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I have some code that has the invariant that an object must be constructed in the function where it is ultimately used (for various reasons related to global state that aren't ideal but are part of the assumption).

e.g. Suppose there is the function boo below that is responsible for manipulating moo.

def boo(mooGen: () => Moo) {
  val m = mooGen() // a new MOO must be created HERE

Clients of boo that want to use boo must pass in a type of () => Moo, where the function generates the desired Moo.

Ideal client behavior:

boo( () => new Moo(// specific parameters here) )

The Moo is not created until inside the boo body.

However, a client can easily misstep with the following code:

val myMoo = new Moo(// specific parameters here)
boo( () => myMoo)

This breaks the invariant where we want the moo construction to occur only in boo.

So basically, I want to determine if the return value of mooGen is created within the call stack of the function or whether it was created beforehand.

There are many ways to verify this at runtime. However, is there any way to force this pattern at compile time? Using implicits or anything else clever?

Any ideas are appreciated!

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2 Answers 2

up vote 12 down vote accepted

Put boo and Moo into their own object, together with a Token class, that can't be instantiated outside the object.

scala> object Foo {
     | class Moo(token:Token) {}
     | class Token private[Foo]()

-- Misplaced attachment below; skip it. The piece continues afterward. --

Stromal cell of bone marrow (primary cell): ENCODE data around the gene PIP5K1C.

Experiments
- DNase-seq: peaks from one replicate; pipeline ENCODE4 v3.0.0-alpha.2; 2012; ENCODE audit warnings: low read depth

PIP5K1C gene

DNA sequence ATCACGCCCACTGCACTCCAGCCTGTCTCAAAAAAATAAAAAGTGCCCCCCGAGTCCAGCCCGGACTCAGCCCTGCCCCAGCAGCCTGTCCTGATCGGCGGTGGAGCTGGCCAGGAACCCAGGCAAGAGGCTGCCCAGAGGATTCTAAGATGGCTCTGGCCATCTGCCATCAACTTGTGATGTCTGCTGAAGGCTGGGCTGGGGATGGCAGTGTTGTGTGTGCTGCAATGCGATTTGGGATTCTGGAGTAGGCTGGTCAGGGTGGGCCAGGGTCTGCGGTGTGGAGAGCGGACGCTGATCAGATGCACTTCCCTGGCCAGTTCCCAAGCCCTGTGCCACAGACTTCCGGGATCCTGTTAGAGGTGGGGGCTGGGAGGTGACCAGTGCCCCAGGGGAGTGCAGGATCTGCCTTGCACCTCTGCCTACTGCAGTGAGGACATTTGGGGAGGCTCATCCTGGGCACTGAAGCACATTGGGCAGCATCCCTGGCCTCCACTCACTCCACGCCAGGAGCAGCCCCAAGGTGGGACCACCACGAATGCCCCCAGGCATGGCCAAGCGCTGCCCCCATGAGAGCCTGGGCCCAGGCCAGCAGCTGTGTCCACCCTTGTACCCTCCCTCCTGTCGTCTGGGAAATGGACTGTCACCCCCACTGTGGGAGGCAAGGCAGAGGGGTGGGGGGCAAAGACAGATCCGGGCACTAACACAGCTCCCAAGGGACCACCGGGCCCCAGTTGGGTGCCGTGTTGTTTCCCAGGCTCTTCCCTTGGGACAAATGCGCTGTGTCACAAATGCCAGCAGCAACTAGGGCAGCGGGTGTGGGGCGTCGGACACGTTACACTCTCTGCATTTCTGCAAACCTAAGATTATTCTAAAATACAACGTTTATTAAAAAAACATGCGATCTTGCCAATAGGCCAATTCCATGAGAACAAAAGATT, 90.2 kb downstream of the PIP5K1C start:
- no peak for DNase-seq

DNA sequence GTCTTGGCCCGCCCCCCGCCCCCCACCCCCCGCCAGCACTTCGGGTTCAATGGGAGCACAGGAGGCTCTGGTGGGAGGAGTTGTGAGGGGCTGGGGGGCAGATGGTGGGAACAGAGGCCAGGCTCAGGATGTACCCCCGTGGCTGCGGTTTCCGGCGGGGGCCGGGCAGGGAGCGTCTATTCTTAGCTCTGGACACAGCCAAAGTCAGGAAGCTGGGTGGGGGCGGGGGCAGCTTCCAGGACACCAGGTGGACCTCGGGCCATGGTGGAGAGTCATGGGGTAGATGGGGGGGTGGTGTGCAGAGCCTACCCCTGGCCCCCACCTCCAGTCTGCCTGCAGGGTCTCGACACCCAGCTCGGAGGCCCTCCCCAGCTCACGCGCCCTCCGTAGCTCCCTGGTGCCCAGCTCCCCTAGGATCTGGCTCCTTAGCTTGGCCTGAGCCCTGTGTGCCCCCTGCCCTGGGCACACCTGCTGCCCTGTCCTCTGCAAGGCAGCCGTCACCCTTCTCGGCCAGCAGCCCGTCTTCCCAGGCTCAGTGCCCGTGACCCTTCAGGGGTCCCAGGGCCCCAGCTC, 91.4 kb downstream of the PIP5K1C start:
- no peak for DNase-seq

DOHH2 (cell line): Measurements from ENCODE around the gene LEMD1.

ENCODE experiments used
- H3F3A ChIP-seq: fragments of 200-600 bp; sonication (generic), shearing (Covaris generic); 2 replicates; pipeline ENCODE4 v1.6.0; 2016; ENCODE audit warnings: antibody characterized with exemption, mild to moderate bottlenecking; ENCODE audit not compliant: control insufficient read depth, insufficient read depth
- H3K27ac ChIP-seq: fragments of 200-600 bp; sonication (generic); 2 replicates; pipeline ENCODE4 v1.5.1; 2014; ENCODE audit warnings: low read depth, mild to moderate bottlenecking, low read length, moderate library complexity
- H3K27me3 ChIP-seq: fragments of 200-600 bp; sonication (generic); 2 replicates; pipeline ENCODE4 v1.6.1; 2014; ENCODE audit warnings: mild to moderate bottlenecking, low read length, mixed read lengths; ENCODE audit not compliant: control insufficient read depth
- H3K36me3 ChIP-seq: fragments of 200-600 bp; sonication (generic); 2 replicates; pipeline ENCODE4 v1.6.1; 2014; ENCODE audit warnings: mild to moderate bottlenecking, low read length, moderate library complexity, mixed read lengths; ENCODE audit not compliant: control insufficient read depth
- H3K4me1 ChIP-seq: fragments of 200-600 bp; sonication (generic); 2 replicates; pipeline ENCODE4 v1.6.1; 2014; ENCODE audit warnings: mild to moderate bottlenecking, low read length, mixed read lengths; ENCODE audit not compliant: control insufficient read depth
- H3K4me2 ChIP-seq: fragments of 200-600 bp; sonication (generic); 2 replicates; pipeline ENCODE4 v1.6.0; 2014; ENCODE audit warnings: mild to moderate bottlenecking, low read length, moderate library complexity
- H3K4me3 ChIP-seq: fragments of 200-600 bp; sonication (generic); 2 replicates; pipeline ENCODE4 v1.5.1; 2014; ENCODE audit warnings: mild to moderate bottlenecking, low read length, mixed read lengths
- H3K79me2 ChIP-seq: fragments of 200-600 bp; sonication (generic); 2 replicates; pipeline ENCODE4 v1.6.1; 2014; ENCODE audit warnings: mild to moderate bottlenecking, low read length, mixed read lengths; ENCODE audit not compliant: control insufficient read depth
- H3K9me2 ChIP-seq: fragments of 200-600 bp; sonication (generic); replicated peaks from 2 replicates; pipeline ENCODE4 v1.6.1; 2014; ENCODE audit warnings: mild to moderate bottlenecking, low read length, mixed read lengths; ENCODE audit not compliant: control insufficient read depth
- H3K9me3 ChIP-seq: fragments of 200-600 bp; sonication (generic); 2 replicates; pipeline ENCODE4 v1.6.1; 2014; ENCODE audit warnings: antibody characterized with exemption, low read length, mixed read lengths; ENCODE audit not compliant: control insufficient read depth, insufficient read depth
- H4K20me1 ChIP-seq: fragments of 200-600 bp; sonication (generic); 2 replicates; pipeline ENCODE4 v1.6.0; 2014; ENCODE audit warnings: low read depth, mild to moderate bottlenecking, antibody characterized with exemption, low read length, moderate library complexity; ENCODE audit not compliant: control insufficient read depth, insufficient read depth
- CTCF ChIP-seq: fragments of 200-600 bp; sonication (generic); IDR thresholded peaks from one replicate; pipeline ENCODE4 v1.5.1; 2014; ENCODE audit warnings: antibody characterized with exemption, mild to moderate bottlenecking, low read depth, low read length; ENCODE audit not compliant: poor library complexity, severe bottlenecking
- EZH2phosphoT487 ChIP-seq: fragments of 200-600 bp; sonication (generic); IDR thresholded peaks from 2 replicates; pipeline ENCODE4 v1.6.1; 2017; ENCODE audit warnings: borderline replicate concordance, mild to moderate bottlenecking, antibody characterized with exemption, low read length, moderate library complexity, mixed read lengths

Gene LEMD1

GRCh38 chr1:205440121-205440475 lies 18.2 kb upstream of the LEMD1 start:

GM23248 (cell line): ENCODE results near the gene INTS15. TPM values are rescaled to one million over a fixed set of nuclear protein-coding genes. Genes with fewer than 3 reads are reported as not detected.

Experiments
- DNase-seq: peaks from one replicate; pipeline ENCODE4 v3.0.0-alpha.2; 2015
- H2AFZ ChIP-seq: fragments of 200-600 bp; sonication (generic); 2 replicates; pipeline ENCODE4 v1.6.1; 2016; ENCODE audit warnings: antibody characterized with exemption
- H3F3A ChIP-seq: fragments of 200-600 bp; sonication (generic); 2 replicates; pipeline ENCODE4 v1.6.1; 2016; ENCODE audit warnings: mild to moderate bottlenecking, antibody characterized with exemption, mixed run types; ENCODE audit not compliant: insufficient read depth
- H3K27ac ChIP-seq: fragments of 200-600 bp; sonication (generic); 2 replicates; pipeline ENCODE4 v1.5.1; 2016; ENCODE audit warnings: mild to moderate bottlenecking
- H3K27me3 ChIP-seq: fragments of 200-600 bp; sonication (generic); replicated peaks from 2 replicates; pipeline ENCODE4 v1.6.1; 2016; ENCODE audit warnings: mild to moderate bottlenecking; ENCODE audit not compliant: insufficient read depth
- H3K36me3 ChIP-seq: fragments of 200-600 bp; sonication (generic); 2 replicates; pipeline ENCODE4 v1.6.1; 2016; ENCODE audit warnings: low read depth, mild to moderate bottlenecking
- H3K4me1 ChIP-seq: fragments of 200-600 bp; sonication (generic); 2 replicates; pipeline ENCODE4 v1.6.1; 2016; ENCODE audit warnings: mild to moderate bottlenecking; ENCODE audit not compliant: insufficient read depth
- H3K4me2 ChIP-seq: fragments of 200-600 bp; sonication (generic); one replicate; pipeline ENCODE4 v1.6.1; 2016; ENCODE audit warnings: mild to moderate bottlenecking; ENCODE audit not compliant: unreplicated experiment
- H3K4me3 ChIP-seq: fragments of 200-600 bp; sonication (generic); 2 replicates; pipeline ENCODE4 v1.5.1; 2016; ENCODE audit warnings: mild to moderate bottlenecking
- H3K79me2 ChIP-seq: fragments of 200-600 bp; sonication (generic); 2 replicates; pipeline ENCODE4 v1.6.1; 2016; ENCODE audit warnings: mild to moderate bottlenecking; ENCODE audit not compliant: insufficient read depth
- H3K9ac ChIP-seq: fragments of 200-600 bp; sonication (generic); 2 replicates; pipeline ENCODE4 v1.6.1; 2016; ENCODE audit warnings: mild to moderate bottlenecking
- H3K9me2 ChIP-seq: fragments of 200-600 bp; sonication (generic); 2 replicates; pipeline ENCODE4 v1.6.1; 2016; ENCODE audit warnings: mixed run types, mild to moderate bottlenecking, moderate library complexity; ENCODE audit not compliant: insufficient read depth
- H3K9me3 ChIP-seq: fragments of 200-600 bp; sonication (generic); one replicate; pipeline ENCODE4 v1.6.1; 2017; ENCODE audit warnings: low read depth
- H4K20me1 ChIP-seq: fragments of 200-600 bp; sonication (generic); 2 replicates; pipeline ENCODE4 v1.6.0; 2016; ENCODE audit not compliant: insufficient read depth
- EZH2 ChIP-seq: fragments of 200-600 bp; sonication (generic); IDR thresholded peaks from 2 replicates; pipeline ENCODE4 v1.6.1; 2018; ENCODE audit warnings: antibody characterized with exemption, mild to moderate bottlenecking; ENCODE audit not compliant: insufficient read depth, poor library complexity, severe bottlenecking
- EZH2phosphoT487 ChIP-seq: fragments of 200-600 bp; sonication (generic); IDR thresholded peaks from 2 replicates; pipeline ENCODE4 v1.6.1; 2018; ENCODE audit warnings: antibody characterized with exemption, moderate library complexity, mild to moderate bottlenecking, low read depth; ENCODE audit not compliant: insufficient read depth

| def boo(mooGen: (Token) => Moo) {val m = mooGen(new Token)}
     | }
defined module Foo

Now what you want can be done:

scala> Foo.boo(new Foo.Moo(_))

And what you don't want can't be done:

scala> val mymoo = new Foo.Moo(new Foo.Token)
<console>:8: error: constructor Token in class Token cannot be accessed in objec
t $iw
       val mymoo = new Foo.Moo(new Foo.Token)

But if the client really wants to he can - unfortunately - still get his Moo:

val ireallywantone = new Foo.Moo(null.asInstanceOf[Foo.Token])
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I guess if both the constructor of Moo and the method boo are under your control, and don't need to be written by clients, then you can make Moo take an implicit parameter, and arrange that the only place that a suitable implicit value is in scope is in boo.

It's not ideal... and you may not be able to make the type of the implicit parameter fully private (which would make it a lot more certain that the client doesn't instantiate a Moo outside of boo), because I suspect the compiler will complain about a private type leaking out in the definition of Moo. But even without that, it should at least help you prevent accidental creation of Moos outside of boo; the client would have to deliberately get an implicit value to allow them to create a Moo.

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